Space – Japan’s HATAOKA Nasa to fulfil childhood dream of playing golf at the Tokyo 2020 Olympics
Three-time LPGA Tour winner plans to rocket up the leaderboard to become Olympic champion; the women’s golf tournament starts on 4 August at Kasumigaseki Country Club
HATAOKA Nasa has always been destined for great things – or so it seems.
Her name alone shows that she could be out of this world. Named after the US National Aeronautics and Space Administration (NASA), the Japanese golfer hopes that she will achieve something “unprecedented” that is comparable to space development.
She has already started that journey. In 2016, she became the youngest player and the first amateur to win the Japan Women’s Open Golf Championship. After this win, Hataoka turned professional at the age of 17 years and 271 days – by doing so she broke the record held by her idol Ai Miyazato by seven months. She went on to compete in the LPGA Qualifying Tournament as the youngest Japanese player ever.
Hataoka then took the bold decision to move to the United States to fulfil her ambitions, one of which was qualifying for Olympic Games in her home country.
Although living in a foreign country far away from Japan was a challenge, Hataoka qualified for the Olympic Games Tokyo 2020.
Two places in the women’s golf competition at the Olympic Games were given to each country based on the world ranking of their players. By virtue of her then-ranking of 11th in the world (she is currently 9th), Hataoka was the highest ranked Japanese woman and therefore secured a spot.
I cannot wait to show off my golf
The course where the women’s golf event is being held from 4 August 2021 – the Kasumigaseki Country Club – is one that Hataoka knows well.
The venue is where she played in the Japanese junior golf championship. She has even played there twice since Tokyo was elected as the host country for the Olympics. And so, the Japanese golfer feels that she has She shows the confidence to master the course.
“The course is in a more difficult setting to accommodate international players, changing from two-greens to one-green and more undulation. I’m familiar with the surroundings,” said Hataoka.
“There are definitely going to be shots that are going to be critical, so I want to hit them and not run away from them.
“My strength is taking close aim at the pin directly, even over the water, with irons. I hope you will enjoy my competitive golf, where you never know until the last shot.”
Playing golf is fun, but it has pressure too
Golf has always been close to Hataoka’s heart.
Born in Ibaraki Prefecture, which is on the Pacific coast about 100km northeast of Tokyo, Hataoka was first taken to a golf course by her mother who worked as a caddie.
She took up the sport at the age seven but started to play seriously when she was bought her first set of clubs at the age of 11.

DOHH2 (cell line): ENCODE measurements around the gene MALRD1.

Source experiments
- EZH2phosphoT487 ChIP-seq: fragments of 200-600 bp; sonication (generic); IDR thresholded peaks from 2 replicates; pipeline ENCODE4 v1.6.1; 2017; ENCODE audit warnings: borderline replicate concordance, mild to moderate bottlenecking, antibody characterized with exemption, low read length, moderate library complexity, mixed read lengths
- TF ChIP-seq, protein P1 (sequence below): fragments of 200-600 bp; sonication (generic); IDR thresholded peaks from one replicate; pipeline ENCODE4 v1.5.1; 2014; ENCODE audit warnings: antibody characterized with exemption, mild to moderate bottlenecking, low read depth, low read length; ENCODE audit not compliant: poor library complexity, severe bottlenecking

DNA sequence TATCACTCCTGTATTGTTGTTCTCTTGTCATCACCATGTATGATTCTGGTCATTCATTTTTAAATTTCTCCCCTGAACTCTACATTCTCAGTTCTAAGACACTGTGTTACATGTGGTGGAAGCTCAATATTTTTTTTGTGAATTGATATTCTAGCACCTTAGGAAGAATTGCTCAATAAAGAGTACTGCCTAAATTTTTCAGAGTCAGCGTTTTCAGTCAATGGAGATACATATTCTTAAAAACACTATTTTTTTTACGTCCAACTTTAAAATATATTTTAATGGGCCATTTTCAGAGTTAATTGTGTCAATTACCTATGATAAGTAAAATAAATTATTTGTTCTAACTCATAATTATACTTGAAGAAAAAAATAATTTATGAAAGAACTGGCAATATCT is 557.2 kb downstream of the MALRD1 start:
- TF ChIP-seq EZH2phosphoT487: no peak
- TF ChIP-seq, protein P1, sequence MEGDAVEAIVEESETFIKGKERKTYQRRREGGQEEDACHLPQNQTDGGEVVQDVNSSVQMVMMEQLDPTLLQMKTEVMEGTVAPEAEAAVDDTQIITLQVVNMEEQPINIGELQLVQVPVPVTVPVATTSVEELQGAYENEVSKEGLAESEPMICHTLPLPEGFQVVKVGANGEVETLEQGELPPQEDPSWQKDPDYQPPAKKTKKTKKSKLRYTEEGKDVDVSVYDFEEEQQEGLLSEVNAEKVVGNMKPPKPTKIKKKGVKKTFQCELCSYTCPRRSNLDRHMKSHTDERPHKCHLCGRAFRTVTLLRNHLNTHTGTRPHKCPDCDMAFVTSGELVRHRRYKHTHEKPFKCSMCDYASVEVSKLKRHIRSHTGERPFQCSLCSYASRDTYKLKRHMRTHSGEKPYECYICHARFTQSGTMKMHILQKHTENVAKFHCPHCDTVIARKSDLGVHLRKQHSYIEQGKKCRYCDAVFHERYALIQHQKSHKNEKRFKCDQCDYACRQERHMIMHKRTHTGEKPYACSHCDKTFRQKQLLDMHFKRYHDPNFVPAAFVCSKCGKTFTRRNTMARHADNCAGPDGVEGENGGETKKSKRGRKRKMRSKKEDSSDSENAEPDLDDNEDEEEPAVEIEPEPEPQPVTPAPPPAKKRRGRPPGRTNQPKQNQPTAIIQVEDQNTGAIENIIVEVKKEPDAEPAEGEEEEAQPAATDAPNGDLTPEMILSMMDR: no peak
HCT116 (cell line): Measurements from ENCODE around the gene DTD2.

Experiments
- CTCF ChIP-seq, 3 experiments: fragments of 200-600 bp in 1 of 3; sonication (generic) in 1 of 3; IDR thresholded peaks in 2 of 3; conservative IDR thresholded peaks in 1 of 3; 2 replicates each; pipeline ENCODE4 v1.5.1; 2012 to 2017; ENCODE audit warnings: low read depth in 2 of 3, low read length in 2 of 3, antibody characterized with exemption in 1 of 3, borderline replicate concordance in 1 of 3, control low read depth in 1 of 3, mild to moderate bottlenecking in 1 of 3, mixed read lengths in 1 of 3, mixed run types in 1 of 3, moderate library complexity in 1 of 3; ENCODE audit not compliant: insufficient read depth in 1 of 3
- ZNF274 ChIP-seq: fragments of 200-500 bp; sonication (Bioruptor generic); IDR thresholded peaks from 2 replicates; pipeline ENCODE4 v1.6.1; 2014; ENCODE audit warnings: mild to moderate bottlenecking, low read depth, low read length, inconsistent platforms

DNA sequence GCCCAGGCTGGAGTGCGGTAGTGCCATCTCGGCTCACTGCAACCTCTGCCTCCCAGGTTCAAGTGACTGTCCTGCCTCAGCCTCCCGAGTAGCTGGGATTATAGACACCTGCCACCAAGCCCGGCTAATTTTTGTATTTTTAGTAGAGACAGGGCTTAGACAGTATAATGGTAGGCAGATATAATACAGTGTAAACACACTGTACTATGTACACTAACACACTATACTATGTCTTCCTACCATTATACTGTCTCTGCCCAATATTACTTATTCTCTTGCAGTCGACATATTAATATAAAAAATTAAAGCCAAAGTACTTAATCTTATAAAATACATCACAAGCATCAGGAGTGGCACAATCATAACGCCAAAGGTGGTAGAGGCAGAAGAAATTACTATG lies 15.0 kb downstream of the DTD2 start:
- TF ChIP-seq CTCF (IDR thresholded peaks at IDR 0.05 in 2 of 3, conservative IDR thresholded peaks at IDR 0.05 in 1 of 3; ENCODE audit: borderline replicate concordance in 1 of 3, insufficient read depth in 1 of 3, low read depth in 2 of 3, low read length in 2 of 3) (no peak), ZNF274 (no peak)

“It was so much fun that I didn’t get tired, no matter how many balls I hit,” said the 22-year-old golfer.
During the summer holidays, she would hit more than 1,000 balls in her daily eight-hour practice sessions. Back then, her favourite club was the driver because “the ball would fly farther and clean”.
After moving to the US aged 18, Hataoka won two events in 2018, her second year of the tour, and moved up the world and Japanese rankings. This boosted Hataoka’s confidence.
The more she played, the closer Hataoka got to her dream of being at the Olympics in Tokyo. But then she started to feel pressure for the first time in her career.
As is the unpredictable nature of sport, especially one where there are tournaments every week, a good result does not guarantee a rise in your ranking. Plus, there is the time pressure – even if you miss the cut, you only have three days to adjust before the next tournament.
As time progressed, Hataoka decided that she needed a short break to recharge and to improve.
“I was away from golf for a week. At that time, I realised I was not able to practice sufficiently if I was not focused on my emotions,” said the three-time LPGA Tour winner.
She used this experience positively, turning it into both professional and personal growth.
The Olympics is awe-inspiring, I had to be there
Two memories from the Olympics are always on Hataoka’s mind and fuelled her aspiration to be part of the “greatest show on earth”.
The first was at Beijing 2008. At the age of nine, Hataoka was watching the athletics events with her father and she saw a Jamaican sprinter called Usain Bolt, win the 100m men’s gold medal in a world record time of 9.69 seconds.
“I was impressed by him. The moment he just took off, his eyes got the spirit and I thought to myself, ‘Athletes are amazing’.”
The other memory is from Rio 2016, where golf returned to the Olympics for the first time in 112 years. The moment that PARK Inbee (Republic of Korea) sank the winning putt to claim the gold medal was “unforgettable”.
“She was playing for her country, wearing a shirt with her country’s flag on it. I felt the importance of it,” said Hataoka.
“I have wanted to compete at the Olympics since I found out it was coming back as an Olympic discipline. And seeing the South Korean player win made my will stronger.”
The Olympics in Tokyo is the stage that Hataoka dreamed of playing on since she was a child. So where does she feel that she will finish?
“Of course, I’m going for the gold medal,” she said.
If she stands on the top step of the podium on 7 August, Hataoka will truly have achieved something “unprecedented”.